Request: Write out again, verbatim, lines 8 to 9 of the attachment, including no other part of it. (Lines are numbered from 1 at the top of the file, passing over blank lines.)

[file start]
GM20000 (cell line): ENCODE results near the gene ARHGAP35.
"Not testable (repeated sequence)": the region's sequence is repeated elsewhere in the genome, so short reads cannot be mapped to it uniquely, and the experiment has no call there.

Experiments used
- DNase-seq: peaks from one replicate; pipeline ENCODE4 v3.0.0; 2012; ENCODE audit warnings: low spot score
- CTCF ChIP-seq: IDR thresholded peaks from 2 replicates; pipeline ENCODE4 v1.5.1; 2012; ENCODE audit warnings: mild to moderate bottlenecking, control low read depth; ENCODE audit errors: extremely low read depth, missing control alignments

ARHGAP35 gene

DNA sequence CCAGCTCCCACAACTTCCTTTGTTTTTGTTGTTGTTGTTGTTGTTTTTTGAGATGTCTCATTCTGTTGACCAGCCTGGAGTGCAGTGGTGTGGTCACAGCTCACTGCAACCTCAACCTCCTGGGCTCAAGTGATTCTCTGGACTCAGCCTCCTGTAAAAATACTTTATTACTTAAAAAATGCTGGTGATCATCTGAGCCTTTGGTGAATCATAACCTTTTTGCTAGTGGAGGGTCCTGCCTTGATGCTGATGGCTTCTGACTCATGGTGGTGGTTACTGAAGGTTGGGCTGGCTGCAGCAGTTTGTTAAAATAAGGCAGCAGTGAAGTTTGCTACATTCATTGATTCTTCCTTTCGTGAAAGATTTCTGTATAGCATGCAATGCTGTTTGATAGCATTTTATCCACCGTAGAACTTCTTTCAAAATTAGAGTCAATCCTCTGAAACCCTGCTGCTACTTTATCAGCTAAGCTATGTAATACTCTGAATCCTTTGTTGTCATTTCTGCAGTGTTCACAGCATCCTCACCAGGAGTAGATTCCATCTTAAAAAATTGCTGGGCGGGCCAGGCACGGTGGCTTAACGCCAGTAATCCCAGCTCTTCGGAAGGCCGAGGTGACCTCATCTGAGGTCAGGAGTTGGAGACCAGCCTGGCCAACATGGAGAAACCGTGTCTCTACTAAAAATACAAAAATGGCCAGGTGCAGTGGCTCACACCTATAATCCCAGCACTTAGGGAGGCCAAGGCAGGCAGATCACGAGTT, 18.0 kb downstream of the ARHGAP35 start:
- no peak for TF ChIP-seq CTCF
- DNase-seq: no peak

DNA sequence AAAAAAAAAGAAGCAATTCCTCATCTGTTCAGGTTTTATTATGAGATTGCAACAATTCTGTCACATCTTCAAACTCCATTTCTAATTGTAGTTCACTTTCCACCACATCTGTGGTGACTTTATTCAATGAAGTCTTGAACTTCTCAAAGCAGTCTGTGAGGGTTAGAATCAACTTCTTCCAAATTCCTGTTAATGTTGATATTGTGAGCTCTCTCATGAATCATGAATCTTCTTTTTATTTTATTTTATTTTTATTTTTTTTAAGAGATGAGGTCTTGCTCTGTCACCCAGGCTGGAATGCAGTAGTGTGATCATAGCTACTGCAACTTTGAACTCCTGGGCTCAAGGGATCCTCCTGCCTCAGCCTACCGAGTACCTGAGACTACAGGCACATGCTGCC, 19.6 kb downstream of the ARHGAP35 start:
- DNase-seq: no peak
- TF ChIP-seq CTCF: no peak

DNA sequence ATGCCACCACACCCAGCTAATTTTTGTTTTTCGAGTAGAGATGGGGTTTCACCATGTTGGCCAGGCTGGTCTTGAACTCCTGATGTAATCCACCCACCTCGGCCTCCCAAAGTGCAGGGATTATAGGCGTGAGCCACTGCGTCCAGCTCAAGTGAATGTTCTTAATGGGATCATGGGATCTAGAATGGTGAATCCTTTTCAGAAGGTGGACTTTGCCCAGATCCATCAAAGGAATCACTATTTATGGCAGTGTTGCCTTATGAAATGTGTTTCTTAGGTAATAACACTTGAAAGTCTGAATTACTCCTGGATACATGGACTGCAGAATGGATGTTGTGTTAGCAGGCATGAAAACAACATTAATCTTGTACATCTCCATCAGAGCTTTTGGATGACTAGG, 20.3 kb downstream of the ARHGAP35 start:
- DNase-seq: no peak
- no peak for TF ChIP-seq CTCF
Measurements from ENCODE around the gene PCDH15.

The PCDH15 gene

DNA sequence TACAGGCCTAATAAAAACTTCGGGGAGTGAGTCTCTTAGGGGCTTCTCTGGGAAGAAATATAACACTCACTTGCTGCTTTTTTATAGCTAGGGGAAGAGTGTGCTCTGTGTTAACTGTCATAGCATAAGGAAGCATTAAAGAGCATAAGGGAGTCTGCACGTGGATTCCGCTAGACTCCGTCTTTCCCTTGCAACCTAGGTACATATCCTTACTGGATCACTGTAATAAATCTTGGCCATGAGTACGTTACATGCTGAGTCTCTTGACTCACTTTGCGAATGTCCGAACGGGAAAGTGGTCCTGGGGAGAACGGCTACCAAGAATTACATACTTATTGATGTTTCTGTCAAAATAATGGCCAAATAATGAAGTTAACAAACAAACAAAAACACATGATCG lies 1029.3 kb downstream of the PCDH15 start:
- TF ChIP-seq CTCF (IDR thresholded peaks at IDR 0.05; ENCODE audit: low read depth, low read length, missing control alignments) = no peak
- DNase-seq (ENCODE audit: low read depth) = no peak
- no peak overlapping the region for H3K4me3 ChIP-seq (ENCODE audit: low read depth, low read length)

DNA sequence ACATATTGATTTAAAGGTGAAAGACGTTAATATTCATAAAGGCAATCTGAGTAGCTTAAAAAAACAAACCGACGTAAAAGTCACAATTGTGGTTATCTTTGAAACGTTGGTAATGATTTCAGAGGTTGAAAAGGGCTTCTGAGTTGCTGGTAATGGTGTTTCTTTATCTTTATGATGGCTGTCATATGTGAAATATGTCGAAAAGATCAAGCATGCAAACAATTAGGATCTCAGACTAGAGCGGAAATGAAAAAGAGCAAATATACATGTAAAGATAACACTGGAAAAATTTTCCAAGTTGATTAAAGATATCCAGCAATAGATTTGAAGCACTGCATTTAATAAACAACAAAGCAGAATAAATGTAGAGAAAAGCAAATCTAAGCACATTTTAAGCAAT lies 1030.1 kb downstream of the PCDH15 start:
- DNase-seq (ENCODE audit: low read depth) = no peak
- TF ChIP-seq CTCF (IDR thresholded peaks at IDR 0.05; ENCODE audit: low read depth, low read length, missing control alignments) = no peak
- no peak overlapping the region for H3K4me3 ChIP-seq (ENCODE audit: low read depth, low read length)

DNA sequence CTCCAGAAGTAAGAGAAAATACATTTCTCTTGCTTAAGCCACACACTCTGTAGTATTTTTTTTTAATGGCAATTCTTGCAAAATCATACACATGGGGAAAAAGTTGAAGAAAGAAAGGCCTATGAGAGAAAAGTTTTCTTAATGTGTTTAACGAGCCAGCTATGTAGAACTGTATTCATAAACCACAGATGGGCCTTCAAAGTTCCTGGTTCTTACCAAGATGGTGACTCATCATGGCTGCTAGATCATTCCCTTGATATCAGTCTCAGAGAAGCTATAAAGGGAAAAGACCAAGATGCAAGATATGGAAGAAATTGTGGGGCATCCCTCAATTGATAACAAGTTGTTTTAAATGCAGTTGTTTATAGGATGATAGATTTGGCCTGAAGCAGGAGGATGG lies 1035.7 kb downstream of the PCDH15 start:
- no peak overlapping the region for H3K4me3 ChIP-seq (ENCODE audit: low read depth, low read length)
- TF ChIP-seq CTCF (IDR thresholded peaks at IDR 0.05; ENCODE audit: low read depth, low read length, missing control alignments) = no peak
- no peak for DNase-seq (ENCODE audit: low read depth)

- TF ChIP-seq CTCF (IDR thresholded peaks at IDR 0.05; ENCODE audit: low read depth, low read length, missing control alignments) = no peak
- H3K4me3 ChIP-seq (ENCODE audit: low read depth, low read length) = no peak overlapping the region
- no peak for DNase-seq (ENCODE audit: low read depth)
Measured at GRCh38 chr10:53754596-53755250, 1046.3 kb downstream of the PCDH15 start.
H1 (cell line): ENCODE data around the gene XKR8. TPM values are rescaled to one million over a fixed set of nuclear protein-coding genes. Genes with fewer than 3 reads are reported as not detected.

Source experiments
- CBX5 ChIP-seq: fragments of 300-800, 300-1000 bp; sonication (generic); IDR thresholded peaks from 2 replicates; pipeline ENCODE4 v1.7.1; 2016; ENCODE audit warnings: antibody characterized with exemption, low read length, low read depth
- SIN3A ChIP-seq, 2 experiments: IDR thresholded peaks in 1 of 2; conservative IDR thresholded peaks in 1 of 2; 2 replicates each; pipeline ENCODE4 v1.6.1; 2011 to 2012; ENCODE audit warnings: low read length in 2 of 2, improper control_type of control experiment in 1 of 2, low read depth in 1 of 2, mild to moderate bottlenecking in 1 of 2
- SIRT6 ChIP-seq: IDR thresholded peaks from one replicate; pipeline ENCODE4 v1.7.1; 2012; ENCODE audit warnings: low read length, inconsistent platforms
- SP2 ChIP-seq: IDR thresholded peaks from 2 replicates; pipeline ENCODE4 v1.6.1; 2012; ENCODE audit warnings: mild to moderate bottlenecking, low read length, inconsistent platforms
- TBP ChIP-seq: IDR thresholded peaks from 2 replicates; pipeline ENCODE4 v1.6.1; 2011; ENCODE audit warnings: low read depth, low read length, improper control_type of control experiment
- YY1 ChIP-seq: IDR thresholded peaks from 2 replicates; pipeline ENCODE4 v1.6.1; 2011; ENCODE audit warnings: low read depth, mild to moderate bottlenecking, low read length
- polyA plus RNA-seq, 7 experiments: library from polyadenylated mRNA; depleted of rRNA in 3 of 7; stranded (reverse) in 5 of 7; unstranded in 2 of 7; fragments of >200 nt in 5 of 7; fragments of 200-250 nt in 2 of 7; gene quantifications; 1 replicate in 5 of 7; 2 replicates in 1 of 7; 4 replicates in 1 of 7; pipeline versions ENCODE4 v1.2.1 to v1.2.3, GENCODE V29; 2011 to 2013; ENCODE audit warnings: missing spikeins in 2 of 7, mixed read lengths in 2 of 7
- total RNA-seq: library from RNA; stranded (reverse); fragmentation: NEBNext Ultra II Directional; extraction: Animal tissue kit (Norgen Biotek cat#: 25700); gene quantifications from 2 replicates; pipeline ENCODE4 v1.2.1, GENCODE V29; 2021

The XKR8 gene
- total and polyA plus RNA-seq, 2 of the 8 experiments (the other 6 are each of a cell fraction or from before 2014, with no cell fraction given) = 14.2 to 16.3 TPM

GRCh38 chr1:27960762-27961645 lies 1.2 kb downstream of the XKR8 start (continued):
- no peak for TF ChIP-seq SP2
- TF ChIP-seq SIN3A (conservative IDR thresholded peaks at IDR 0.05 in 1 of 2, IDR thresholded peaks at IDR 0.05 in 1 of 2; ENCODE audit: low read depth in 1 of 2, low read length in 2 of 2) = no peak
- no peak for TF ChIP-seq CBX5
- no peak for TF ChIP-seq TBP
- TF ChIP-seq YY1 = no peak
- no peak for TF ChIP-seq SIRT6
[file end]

- no peak for TF ChIP-seq CTCF
- DNase-seq: no peak